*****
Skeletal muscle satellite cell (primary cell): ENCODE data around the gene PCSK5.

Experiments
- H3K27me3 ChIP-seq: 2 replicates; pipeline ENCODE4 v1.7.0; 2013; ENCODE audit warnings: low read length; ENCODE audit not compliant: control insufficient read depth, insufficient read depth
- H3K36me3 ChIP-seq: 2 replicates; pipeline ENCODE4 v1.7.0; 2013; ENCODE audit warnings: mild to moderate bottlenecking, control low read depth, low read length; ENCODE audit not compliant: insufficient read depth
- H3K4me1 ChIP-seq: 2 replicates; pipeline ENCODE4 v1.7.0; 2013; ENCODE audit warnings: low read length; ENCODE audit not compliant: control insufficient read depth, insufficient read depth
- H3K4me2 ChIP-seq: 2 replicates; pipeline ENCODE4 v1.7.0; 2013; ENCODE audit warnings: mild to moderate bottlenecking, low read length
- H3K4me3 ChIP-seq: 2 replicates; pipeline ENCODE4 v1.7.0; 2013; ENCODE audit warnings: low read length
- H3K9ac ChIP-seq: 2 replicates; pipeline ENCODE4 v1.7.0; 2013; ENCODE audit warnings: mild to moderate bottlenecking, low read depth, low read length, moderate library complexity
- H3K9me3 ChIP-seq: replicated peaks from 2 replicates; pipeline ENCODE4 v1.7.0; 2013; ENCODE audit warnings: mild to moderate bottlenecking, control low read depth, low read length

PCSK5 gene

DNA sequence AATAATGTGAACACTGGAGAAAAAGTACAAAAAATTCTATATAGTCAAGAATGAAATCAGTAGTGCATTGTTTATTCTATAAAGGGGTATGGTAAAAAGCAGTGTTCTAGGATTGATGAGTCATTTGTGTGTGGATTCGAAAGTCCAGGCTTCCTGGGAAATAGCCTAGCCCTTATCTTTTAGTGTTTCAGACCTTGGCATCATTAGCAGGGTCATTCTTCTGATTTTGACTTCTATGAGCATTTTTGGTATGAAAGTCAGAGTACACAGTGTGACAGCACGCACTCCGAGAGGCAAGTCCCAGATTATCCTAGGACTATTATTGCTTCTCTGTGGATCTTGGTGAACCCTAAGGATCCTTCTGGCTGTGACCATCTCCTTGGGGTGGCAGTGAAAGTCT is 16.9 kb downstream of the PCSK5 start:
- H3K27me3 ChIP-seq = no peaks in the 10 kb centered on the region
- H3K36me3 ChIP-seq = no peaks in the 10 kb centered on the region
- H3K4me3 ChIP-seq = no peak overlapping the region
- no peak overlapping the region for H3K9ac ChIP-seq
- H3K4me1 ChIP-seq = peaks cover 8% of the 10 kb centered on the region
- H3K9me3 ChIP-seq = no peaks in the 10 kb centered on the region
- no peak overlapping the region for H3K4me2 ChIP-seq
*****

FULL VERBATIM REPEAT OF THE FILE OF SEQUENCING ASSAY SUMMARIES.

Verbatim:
Skeletal muscle satellite cell (primary cell): ENCODE data around the gene PCSK5.

Experiments
- H3K27me3 ChIP-seq: 2 replicates; pipeline ENCODE4 v1.7.0; 2013; ENCODE audit warnings: low read length; ENCODE audit not compliant: control insufficient read depth, insufficient read depth
- H3K36me3 ChIP-seq: 2 replicates; pipeline ENCODE4 v1.7.0; 2013; ENCODE audit warnings: mild to moderate bottlenecking, control low read depth, low read length; ENCODE audit not compliant: insufficient read depth
- H3K4me1 ChIP-seq: 2 replicates; pipeline ENCODE4 v1.7.0; 2013; ENCODE audit warnings: low read length; ENCODE audit not compliant: control insufficient read depth, insufficient read depth
- H3K4me2 ChIP-seq: 2 replicates; pipeline ENCODE4 v1.7.0; 2013; ENCODE audit warnings: mild to moderate bottlenecking, low read length
- H3K4me3 ChIP-seq: 2 replicates; pipeline ENCODE4 v1.7.0; 2013; ENCODE audit warnings: low read length
- H3K9ac ChIP-seq: 2 replicates; pipeline ENCODE4 v1.7.0; 2013; ENCODE audit warnings: mild to moderate bottlenecking, low read depth, low read length, moderate library complexity
- H3K9me3 ChIP-seq: replicated peaks from 2 replicates; pipeline ENCODE4 v1.7.0; 2013; ENCODE audit warnings: mild to moderate bottlenecking, control low read depth, low read length

PCSK5 gene

DNA sequence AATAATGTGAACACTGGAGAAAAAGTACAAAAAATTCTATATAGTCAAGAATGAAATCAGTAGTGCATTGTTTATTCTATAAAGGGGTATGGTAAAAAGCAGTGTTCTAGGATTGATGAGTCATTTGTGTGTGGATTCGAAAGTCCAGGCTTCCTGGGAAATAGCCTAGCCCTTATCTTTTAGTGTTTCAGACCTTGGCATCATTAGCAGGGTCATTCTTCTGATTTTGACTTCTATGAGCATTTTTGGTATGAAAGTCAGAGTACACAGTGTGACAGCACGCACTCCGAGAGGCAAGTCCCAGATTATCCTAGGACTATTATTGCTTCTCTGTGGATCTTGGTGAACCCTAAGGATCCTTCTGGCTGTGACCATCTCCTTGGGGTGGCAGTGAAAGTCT is 16.9 kb downstream of the PCSK5 start:
- H3K27me3 ChIP-seq = no peaks in the 10 kb centered on the region
- H3K36me3 ChIP-seq = no peaks in the 10 kb centered on the region
- H3K4me3 ChIP-seq = no peak overlapping the region
- no peak overlapping the region for H3K9ac ChIP-seq
- H3K4me1 ChIP-seq = peaks cover 8% of the 10 kb centered on the region
- H3K9me3 ChIP-seq = no peaks in the 10 kb centered on the region
- no peak overlapping the region for H3K4me2 ChIP-seq